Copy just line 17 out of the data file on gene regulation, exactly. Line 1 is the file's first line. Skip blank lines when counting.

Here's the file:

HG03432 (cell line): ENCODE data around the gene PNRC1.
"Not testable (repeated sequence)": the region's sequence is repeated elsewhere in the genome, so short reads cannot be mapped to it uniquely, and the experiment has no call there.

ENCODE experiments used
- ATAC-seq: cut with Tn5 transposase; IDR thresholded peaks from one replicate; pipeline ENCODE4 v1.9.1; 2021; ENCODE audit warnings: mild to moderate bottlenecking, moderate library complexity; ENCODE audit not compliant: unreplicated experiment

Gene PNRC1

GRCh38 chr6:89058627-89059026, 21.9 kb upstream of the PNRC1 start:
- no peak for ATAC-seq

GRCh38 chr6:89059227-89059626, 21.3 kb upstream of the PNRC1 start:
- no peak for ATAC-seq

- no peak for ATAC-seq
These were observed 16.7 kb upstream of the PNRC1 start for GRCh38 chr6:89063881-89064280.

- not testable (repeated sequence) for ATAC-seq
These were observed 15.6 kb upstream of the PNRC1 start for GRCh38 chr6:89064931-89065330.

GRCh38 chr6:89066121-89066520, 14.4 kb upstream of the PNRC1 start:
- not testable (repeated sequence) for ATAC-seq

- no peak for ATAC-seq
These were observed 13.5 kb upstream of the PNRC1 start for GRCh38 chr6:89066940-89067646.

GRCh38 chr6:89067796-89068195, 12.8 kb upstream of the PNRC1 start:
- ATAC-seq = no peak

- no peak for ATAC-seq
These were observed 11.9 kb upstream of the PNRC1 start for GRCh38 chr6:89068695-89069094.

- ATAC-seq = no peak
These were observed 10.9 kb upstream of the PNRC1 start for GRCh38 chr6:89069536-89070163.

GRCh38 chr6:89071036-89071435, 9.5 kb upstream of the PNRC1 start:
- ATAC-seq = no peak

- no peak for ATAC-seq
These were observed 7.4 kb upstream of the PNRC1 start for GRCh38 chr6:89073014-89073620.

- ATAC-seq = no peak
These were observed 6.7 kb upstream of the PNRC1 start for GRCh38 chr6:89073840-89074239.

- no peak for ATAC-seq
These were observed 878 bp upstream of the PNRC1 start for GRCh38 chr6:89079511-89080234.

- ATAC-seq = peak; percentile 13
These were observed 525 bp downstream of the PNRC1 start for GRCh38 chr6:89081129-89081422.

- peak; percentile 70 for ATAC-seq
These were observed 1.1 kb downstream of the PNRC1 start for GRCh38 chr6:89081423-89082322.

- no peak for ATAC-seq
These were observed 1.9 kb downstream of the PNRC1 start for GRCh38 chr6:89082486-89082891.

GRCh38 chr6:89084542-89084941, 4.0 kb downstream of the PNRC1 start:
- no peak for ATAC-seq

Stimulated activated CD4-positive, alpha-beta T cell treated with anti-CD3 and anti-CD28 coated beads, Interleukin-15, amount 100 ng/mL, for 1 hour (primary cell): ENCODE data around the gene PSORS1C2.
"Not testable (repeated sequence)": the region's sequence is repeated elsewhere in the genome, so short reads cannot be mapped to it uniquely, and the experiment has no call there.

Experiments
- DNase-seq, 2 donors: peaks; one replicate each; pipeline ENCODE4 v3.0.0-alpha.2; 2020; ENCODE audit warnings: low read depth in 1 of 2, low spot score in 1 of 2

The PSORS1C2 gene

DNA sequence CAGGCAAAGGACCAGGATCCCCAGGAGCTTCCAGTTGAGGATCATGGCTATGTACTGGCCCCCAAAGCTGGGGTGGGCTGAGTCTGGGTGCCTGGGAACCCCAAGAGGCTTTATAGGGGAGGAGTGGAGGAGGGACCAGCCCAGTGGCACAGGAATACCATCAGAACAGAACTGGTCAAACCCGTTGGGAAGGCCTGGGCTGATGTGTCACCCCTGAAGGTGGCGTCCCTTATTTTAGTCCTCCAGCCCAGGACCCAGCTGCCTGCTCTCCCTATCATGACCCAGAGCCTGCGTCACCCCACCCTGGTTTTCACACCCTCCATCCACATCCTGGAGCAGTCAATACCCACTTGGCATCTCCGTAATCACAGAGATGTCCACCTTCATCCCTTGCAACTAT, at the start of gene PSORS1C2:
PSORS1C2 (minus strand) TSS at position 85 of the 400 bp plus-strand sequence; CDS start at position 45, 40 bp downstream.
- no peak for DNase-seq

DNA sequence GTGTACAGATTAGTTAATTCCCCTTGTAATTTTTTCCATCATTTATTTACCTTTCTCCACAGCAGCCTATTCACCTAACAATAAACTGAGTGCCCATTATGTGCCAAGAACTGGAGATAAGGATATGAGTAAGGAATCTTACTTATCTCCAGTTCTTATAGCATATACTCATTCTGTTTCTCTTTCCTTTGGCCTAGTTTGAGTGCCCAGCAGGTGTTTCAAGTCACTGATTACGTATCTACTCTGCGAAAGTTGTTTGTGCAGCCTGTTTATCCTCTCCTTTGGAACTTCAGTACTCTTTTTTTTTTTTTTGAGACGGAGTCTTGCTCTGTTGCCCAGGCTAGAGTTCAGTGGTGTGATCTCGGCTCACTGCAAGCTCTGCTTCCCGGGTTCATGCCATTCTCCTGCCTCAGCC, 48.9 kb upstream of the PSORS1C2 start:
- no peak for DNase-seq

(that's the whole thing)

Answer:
These were observed 13.5 kb upstream of the PNRC1 start for GRCh38 chr6:89066940-89067646.